Wearing a lifejacket is one of the most important things you can do to increase safety afloat, writes Jon Mendez.
But unless you wear and maintain your lifejacket correctly, it won’t work as well as it’s meant to if and when you fall into the water.
Any Personal Flotation Device (PFD) provides buoyancy that helps keep you afloat. This is measured in Newtons and for most PFDs starts at 50N.
However, from 150N upwards it should be buoyant enough to turn you face up even when unconscious, greatly improving your chances of survival.
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We tested 10 of the best lifejackets on the market in a full-open water test to see how quickly they
Here are three things you can do to improve the chances of your lifejacket doing what it’s meant to do when you need it most.
Choose a suitable lifejacket
Buoyancy aids are not the same as lifejackets as they only provide 50N of lift. However, they are great for any form of watersports where there is a good chance of falling in but still being able to swim, such as paddleboarding or kayaking.
Anything that involves you being more than an easy swim from shore needs a proper lifejacket with at least 150N of uplift, and in my view it really should have automatic inflation – the last thing you want to be worrying about is finding the inflation toggle.
If you are of a larger build or likely to be wearing thick clothing then 150N might not be enough so consider a lifejacket offering a higher level of buoyancy – full offshore ones go up to 275N.
Read YBW’s guide to the best lifejackets on the market today
Also think about the features you might need such as a strong clip-on point, crutch straps, a water-activated light if you ever go boating at night, a sprayhood if you risk being caught out in bad weather or a holder for a personal locator beacon if venturing offshore. All are available if your budget allows.
How to wear a lifejacket correctly
The most important thing is that you wear it in the first place, so be sure to find one that’s easy to put on, quick to adjust and comfortable to wear for long periods of time.
While this sounds simple, some always seem to end up in a tangled mess, others push your head forward and cause neck pain, so I strongly recommend going to a well-stocked chandler and trying on the various shapes and sizes until you find the perfect fit.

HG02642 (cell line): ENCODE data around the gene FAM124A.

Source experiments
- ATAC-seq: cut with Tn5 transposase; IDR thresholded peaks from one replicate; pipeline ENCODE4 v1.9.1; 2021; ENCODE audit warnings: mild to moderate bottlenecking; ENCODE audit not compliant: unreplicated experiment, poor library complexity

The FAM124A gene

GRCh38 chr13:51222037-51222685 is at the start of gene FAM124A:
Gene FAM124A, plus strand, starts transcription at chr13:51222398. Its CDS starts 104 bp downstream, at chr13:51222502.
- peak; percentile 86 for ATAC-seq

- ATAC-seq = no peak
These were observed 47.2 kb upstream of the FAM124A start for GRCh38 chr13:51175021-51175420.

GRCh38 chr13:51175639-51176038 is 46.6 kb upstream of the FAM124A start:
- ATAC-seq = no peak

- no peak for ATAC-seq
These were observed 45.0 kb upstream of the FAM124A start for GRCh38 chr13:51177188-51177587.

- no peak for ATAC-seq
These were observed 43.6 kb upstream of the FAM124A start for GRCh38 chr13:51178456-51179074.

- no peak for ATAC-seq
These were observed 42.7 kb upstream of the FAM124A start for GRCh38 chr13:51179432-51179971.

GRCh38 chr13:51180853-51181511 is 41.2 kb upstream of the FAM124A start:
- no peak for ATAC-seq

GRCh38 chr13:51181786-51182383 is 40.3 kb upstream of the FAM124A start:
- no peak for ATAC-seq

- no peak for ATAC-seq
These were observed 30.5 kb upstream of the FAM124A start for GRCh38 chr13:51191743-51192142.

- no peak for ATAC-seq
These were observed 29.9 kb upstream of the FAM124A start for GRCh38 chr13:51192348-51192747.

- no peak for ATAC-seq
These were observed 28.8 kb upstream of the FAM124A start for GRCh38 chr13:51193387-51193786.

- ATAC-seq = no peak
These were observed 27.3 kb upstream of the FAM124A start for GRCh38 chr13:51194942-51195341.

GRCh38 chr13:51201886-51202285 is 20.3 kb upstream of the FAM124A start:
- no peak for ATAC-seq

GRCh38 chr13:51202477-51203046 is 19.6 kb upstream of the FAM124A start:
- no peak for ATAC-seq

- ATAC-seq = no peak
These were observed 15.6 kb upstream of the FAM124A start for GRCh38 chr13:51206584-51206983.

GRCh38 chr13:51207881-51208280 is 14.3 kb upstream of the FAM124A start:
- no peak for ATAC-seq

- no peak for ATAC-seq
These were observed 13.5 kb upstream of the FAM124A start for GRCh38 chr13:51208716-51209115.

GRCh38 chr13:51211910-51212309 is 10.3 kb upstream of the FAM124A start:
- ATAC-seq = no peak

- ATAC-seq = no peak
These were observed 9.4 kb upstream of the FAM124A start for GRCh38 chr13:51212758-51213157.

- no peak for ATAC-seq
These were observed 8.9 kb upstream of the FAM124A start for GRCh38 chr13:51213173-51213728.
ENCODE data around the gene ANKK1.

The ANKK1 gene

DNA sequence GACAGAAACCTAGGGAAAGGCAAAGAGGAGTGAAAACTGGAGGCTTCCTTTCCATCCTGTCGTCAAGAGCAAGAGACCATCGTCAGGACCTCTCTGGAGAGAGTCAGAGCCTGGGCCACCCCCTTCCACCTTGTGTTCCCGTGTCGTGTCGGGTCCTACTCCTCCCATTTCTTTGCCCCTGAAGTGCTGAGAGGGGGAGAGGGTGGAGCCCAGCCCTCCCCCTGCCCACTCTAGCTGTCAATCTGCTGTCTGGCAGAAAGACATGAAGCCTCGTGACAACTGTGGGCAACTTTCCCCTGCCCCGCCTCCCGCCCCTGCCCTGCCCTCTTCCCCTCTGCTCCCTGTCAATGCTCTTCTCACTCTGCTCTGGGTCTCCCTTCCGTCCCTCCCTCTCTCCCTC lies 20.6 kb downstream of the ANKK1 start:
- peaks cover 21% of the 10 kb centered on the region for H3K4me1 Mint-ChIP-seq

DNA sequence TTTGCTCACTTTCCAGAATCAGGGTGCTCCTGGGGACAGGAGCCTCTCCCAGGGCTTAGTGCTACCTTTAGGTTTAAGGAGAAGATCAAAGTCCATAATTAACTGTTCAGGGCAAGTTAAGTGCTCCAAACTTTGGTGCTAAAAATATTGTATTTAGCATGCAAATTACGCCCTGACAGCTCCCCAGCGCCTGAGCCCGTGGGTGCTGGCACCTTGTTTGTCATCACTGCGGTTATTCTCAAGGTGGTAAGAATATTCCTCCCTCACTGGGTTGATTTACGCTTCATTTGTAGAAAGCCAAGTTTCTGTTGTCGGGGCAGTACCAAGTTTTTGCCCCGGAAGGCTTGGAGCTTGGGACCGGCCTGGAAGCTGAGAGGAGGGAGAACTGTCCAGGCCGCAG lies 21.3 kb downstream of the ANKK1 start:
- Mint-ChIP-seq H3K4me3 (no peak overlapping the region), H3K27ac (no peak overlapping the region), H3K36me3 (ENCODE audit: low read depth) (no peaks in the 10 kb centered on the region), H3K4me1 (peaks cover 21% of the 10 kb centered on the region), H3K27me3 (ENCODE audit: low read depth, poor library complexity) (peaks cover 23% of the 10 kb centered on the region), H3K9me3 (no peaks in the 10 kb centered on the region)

For it to support you properly in the water, it needs adjusting to fit your build and the amount of clothing you are wearing – you can’t just adjust it once and forget about it – so make sure it’s easy to adjust.
The main strap needs to be tight enough for you to just be able to fit a clenched fist inside, while the crutch strap (an essential extra in my view) must not allow the jacket to ride up over your head.
Check and service your lifejacket
So many people just buy a lifejacket, wear it occasionally and chuck it in a locker without bothering to look after it.
A few simple steps can greatly increase a jacket’s lifespan and its ability to function correctly when you need it. If it gets damp, sponge off any salt with fresh water, hang it up and only stow it away when properly dry.
Take the time to read the instructions, open it up, discover what’s inside and how it’s activated, check the gas bottle is tightly screwed in place and the service dates have not expired.
For leisure boating it will normally require servicing every two years, but in the intervening years, I’d recommend opening it, inflating it manually (preferably with a pump to avoid moisture from your breath) and check that it stays inflated for 24 hours before repacking it. I spend a lot of time afloat so I unpack mine and check it all through at six-monthly intervals.
Watch Yachting Monthly’s in-depth guide to servicing a lifejacket
Do these three simple things and your lifejacket will give you years of reliable service and will be there to save you when you need it most.
How to use a lifejacket properly
1. Buoyancy aid or lifejacket? – A standard 50N buoyancy aid such as this one is great for close-to-shore watersports where there’s a good chance of getting wet. They are easy to swim in and they don’t need re-arming after use. However, they are not the same as a lifejacket as they won’t keep you face up when unconscious.
2. Choosing a lifejacket – When buying a lifejacket, make sure it’s easy to put on, comfortable to wear for long periods of time and that the buckle is simple for you to open and close as well as quick to adjust. Also check that the manual activation toggle is easy to find if the automatic trigger should fail.
3. Adjust to fit – If the jacket is too loose it won’t support you and may slip off. You should just be able to get a clenched fist inside the main strap. It will need to be readjusted if you add or remove a layer of clothing.
4. Use the crotch straps – In my view crotch straps are essential and they need to be pulled reasonably tight so that the jacket doesn’t ride up when you are in the water. In the worst case scenario the inflated bladder can even push your head under the water.
5. Without crotch straps – If you don’t use crotch straps then the jacket rides up and your body hangs below. If the main strap is also loose it can end up above your head and your airway becomes compromised.
6. Yearly checks – Ensure you check the date on the auto inflation mechanism and that the bottle is tight in the holder, then inflate it with a pump and repack, making sure the manual inflation toggle is available.
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